Even though Christina Applegate almost completely blended into the cast on “Saturday Night Live” this week, this was not necessarily a bad thing. The show really was one of the funniest installments of the entire season, and there was a little bit of everything: singing, familiar sketches, and some genuine risk-taking that was sure to offend some people who missed the point of what the writers were trying to do.
Were there still some weak moments in here? Sure, and we’re also not sure that this was the show that brought in many viewers considering the lack of star power attached to it. There was still one shocking cameo, though, and it came up just minutes into the broadcast. Yes, that’s right: we’re talking about Usain Bolt.
The Vice-Presidential debate – The Olympic sprinter turned up here as a hilarious way to call out Taran Killam’s Paul Ryan on some of his comments, and this really was the best cold open for “SNL” of the entire season. Not only were the impersonations by Killam and Jason Sudeikis as Joe Biden brilliant, but there were also some sharp satire of the actual debate content, whether it be the frequent interruptions by Biden or his tendency to laugh at Ryan’s comments.
The familiar – Is “The Californians” a little too long for its own good? Sure, but the opening minutes of it are still funny and the producers found a way to do this without Kristen Wiig even around (and this is with us more or less hating this thing the first time around). If that’s not impressive, we don’t know what is. It was also nice to see the return of “Arianna Huffington” to weekend update, and we even enjoyed the revival of what was basically a modified version of a character Kenan Thompson first played on “All That” years ago in Pierre Escargot.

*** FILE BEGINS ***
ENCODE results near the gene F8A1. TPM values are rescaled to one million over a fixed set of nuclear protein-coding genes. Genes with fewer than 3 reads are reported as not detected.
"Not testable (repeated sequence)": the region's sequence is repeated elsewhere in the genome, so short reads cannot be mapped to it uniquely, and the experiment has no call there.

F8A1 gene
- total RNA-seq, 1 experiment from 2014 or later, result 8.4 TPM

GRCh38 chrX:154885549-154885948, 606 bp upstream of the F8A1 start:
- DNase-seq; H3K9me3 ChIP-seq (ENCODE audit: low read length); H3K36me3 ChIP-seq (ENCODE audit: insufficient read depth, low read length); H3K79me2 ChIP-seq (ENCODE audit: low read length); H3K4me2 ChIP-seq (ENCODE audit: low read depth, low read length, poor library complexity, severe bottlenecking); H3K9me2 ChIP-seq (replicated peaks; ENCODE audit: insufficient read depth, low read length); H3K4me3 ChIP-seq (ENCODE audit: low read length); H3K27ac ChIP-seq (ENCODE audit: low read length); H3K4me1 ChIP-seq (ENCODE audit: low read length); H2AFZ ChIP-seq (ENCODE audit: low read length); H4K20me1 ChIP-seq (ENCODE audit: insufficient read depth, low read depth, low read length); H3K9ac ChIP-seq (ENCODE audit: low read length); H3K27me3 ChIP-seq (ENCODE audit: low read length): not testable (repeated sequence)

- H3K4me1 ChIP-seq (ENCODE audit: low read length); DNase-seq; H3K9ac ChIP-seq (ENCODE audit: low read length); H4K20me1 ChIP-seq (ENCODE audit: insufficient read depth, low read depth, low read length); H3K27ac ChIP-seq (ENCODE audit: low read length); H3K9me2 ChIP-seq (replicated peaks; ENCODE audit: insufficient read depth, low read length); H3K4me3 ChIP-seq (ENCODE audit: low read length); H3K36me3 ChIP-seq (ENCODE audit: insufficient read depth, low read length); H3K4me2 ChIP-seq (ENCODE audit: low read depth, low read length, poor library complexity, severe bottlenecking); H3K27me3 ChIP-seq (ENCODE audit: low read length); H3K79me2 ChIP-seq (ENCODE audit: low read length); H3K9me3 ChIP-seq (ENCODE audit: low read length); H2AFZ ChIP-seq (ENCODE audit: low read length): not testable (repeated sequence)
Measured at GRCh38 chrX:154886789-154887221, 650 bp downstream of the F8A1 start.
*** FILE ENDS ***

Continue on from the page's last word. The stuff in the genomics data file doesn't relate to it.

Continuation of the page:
The risks – Who would have ever put Jerry Sandusky in a Gillette commercial that we have seen with Adrien Brody a million times? This was probably the touchiest bit of the night, and it may have gone a little too far considering the reaction that we have seen on Twitter largely based on timing. However, we do like that “SNL” “went there” when having some fake Chinese factory workers come on Tech Talk to tear into some spoiled bloggers complaining about the iPhone 5. Kudos to producers for using another culture as a way to mock Americans.
The sirens – This is the sort of ridiculous “SNL” sketch that we absolutely love. They took the story of “The Odessy,” and found a way to transform it into a story about a delusional man and some women singing some of the least-seductive numbers in the history of music. It was random, well-executed, and also very, very funny.
The bad eggs – There are always some disappointments in every show, and this time around, our biggest point of criticism comes in the Booker T. Washington High School sketch along with Applegate’s own opening monologue. Why does everyone have to sing? We like to compare singing monologues to vampires on TV shows: if there are a few vampires here and there, it keeps things interesting. However, there’s nothing special about it if every single person on the show is sporting a set of fangs.
Overall, this was a good show for “SNL,” and one that they really needed as a reminder that there is still some great comedy on here that you would never expect. What did you think about this installment, and about Applegate’s performance? If you want to see who is coming up on the show next, all you have to do is visit the link here.